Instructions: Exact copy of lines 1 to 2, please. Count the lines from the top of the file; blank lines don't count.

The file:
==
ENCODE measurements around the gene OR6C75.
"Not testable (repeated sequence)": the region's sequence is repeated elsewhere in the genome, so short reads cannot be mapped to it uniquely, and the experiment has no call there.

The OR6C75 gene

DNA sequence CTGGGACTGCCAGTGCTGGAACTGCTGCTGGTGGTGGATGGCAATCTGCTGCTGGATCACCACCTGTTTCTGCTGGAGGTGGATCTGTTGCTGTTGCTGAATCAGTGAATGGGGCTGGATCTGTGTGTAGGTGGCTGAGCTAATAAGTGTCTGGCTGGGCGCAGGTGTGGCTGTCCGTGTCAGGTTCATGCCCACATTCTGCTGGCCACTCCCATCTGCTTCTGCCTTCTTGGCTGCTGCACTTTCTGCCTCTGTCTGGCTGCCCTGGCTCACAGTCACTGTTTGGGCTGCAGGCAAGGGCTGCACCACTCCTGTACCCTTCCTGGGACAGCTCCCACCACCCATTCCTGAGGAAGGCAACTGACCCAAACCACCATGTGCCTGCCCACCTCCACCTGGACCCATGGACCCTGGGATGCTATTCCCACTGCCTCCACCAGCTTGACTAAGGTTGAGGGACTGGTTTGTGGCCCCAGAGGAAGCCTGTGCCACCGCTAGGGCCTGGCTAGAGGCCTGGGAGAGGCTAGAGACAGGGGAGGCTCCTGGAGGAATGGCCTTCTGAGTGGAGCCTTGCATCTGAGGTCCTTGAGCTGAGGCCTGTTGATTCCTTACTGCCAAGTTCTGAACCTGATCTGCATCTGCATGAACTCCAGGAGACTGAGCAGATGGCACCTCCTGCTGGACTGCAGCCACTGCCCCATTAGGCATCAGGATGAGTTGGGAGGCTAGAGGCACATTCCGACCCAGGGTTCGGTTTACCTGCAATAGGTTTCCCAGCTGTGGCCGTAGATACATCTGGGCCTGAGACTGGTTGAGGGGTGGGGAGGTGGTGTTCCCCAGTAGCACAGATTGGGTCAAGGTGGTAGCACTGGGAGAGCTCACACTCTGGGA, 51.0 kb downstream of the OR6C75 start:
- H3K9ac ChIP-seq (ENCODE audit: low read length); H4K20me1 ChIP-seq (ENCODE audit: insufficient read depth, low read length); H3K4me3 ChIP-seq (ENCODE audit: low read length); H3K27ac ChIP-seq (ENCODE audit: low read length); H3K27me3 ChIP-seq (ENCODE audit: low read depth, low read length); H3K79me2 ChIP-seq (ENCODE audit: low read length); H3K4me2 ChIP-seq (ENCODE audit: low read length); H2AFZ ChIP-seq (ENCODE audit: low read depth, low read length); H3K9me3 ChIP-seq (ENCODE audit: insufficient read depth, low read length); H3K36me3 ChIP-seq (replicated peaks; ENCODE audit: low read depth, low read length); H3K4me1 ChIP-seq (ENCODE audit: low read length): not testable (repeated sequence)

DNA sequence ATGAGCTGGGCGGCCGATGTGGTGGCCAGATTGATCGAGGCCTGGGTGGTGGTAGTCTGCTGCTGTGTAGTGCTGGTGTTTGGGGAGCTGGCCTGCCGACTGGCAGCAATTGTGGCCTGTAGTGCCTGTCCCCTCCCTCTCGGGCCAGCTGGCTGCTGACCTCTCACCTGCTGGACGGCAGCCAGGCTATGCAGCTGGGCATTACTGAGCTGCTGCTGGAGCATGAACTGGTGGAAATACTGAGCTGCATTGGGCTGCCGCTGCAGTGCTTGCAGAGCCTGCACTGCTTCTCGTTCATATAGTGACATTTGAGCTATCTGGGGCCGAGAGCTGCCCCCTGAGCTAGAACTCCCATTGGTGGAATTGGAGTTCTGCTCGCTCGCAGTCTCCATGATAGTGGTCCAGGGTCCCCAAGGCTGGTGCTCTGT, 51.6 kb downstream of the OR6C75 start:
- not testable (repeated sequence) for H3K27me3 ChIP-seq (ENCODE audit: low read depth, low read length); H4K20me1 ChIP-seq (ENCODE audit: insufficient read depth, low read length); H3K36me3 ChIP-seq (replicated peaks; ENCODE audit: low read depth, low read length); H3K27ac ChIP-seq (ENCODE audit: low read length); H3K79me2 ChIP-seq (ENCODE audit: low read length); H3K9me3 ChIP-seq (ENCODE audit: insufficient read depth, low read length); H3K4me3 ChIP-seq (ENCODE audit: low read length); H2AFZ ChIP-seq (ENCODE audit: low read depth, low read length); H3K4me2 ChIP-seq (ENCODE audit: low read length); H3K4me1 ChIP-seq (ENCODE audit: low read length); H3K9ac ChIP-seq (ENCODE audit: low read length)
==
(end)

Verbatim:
ENCODE measurements around the gene OR6C75.
"Not testable (repeated sequence)": the region's sequence is repeated elsewhere in the genome, so short reads cannot be mapped to it uniquely, and the experiment has no call there.